Tenerife, sitting prominently as the largest island in the Canaries, is known the world over by holiday makers. With its temperate climate all year round and long days of sunshine, it has become a favourite for not just summer trips, but also in winter when much of Europe see’s rain, snow, and much colder temperatures. Whilst the good weather in winter is an incredible draw, with many of the beachside locations receiving hefty numbers of tourists, there is also an adventurous side to the island. Drive around the island and it won’t be long before you are presented with jutted peaks and high volcanoes. The island presents several areas where adventure is possible. On the outer edges, coastal landscapes make way for spine like ridges and intricate rock stratification. More centrally, the volcanic Teide National Park awaits. With landscapes reaching altitudes of 3,715m, there is a world of adventure awaiting. Whilst, of course, a drive through the National Park presents several popular routes, Tenerife is a place where true solitude and adventure can be found on an incredible network of trails. In this article, Fay and Matt outline some of their favourite hikes in Teide National Park, as well as their hints and tips for making the most of the island and why Tenerife should be in your mind when it comes to winter adventure.
Tenerife was a location we’d wanted to visit for quite some time. It has been somewhere that we’ve had three trips cancelled to because of covid restrictions, so we were eager to get hiking once our trip came back on the cards! You see, this high altitude landscape really appealed to us – it was like a combination of the other Canary Islands, except on overdrive. Everything just seems bigger! It’s clear that Tenerife has an association of being a tourist hotspot and is synonymous with beach holidays. Whilst there is of course absolutely nothing wrong with that, there is a whole lot to explore on the island. So even if you’re not feeling particularly adventurous, we’d really recommend at least a tour or hiring a car for a day to drive into the mountains. You won’t regret it!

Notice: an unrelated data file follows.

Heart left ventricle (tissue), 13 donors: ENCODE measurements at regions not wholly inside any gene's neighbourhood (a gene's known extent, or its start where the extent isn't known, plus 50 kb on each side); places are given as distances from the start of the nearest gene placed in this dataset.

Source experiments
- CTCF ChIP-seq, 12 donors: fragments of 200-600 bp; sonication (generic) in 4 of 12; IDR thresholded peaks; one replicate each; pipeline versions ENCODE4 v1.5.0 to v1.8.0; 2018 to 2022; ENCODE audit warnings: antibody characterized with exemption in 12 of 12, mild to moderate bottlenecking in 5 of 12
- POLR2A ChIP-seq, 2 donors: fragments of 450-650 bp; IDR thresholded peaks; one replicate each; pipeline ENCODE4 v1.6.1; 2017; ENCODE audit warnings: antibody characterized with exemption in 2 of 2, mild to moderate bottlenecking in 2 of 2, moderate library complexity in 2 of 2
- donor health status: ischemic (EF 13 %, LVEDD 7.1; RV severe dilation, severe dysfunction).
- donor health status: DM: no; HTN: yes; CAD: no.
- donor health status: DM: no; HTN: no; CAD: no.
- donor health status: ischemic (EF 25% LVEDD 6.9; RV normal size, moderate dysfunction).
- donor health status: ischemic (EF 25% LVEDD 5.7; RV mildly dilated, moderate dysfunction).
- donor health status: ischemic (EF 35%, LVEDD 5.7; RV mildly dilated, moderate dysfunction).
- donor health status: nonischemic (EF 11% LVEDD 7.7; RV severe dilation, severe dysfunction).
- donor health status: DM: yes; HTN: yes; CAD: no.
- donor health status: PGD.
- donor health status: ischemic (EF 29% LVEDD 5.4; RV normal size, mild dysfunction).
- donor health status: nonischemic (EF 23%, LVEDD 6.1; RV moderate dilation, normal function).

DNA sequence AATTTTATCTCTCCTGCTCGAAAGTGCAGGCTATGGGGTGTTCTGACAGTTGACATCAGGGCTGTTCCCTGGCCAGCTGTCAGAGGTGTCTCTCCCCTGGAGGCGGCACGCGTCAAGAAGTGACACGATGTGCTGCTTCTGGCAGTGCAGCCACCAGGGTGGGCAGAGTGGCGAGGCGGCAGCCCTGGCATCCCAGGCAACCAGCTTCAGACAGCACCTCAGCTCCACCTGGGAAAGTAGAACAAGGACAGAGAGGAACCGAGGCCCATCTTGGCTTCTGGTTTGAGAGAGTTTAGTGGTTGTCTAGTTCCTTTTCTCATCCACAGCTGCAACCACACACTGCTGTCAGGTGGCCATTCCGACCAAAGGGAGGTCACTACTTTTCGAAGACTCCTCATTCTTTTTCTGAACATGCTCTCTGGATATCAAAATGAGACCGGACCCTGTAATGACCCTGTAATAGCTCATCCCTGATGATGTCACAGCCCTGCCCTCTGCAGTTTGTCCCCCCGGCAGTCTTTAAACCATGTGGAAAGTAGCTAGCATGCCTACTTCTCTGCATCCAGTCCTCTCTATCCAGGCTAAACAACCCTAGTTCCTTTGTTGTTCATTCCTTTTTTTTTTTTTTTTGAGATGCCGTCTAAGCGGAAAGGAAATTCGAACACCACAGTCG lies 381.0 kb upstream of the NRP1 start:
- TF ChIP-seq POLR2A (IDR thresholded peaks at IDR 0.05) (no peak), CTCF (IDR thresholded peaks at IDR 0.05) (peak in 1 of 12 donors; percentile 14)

Image description: A landscape image. An incredible, browns and red coloured lava field gives way to smoother hills which head upwards to a volcanic peak. There are trees which contrast in colour to the right.
Where to Stay
The island is quite large – relatively speaking, at 2,000 square meters. However, the island is blessed with a good road structure for getting around. So, it’s perfectly possible to make the most of the coast and resorts and still enjoy adventures in the National Park. Typically, staying on the North West coast of the island, we could be in the centre of the park within an hour’s drive. If you’re with family on a trip, for example, this can make things so much easier. Many of the hotels are based around resort towns, but there is also the option of a mountain refuge in the park. We’d advise checking if this is open depending on the time of year you visit – it had not reopened since covid restrictions, so best to always plan ahead. The closest hotels to Teide National Park can be found in Vilaflor, just outside the National Park. If you’re thinking of camping, it is important to note that camping in Spain is not legal. However, there are a number of campsites on the island, and it’s worth checking out exact opening and closing dates through the year in advance of booking your trip to allow you to plan accordingly. If you’re planning to hike in the park, a car is a must really. It’s also worth noting that a lot of the car parks in the National Park do fill up pretty quickly, but they also have a constant stream of people leaving and entering so you shouldn’t be waiting too long for a space.
Image description: A portrait image. Fay walks away from the camera on a hiking trail. Around Fay is rock and bush – desert like. In the background is a rich red lava field. It is sunny and the rocks create contrasting shadowed shapes on the ground. Fay wears cropped black leggings, black hiking shoes, pink top, yellow bag and hiking poles.
When to visit